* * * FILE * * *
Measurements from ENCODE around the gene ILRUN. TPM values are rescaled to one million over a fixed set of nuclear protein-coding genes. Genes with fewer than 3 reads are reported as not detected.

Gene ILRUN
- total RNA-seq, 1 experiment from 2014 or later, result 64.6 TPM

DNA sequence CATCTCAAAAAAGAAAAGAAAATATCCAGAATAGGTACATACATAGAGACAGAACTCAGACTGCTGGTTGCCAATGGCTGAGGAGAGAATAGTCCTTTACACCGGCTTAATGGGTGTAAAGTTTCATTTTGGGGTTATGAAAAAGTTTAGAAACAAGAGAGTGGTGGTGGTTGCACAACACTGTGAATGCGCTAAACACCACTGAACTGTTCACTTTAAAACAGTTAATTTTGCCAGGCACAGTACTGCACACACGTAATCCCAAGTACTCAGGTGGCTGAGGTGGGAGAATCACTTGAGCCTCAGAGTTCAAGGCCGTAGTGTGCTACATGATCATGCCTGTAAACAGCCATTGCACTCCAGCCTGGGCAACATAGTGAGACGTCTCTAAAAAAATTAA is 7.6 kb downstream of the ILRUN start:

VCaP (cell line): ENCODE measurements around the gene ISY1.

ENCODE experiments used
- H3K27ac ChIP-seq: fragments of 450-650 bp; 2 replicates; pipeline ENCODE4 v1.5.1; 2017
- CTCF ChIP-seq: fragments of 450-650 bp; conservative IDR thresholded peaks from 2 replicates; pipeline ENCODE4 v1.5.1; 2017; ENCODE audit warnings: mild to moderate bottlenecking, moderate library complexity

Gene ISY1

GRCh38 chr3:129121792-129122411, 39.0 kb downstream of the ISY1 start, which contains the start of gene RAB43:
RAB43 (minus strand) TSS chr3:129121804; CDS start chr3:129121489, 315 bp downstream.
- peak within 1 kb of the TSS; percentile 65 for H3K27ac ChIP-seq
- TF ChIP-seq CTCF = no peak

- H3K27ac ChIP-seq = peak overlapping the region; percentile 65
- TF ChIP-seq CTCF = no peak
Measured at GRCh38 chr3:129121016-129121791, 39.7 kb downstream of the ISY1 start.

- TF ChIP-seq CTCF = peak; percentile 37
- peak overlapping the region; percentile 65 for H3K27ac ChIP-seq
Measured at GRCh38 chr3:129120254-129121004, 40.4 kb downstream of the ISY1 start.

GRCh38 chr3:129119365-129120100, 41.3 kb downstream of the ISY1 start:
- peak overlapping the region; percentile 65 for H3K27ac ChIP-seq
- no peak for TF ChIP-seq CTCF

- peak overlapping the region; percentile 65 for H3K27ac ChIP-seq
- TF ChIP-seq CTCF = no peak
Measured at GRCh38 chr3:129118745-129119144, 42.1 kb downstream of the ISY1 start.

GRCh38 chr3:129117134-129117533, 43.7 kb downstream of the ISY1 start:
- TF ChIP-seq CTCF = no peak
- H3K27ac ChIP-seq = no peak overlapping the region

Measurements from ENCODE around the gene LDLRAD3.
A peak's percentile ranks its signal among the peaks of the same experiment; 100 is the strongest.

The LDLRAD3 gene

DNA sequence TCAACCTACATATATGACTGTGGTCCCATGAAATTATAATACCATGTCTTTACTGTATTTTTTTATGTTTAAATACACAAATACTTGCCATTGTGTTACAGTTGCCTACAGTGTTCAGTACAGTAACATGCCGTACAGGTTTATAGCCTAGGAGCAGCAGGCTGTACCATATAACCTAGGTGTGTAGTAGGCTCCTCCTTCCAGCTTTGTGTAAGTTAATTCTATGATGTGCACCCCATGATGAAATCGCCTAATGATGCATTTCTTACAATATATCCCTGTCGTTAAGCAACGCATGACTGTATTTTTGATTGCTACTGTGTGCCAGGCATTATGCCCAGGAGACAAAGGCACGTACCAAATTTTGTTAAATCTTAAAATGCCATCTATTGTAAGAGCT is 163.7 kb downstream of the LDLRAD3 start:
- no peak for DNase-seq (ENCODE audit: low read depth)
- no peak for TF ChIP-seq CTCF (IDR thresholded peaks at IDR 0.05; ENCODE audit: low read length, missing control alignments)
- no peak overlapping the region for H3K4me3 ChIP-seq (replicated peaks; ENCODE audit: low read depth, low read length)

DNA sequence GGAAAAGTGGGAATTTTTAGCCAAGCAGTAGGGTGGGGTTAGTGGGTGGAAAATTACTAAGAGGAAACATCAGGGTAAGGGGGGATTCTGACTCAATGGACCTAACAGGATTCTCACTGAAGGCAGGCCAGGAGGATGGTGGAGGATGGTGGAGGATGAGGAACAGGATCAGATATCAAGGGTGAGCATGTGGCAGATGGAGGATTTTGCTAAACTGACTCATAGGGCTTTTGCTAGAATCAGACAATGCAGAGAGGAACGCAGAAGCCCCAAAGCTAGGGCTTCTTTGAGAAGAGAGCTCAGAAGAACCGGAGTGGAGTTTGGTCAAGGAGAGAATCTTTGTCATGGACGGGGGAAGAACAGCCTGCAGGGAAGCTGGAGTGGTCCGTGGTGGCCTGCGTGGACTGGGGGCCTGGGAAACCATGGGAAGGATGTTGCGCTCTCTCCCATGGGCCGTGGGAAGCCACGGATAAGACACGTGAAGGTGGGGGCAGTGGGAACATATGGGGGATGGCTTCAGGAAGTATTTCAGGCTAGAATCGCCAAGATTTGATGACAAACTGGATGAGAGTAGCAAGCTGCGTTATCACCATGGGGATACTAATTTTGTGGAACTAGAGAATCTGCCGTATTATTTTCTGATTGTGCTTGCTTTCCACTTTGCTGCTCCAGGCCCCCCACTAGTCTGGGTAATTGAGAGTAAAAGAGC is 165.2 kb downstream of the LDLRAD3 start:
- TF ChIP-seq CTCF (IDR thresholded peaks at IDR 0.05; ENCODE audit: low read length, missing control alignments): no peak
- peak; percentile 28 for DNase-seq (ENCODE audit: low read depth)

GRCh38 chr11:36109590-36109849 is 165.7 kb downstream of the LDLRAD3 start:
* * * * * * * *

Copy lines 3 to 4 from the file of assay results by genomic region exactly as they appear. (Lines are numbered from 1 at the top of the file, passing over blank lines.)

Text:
- total RNA-seq, 1 experiment from 2014 or later, result 64.6 TPM

DNA sequence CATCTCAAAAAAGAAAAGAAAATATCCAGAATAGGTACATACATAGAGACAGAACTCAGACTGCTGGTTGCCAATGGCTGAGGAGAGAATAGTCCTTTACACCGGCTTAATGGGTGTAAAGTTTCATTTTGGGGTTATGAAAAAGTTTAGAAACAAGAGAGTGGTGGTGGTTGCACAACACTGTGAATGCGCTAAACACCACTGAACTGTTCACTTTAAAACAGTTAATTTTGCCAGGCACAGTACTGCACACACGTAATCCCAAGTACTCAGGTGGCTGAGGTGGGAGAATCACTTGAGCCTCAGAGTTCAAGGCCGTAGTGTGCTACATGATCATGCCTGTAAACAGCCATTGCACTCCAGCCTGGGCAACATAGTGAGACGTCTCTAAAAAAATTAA is 7.6 kb downstream of the ILRUN start: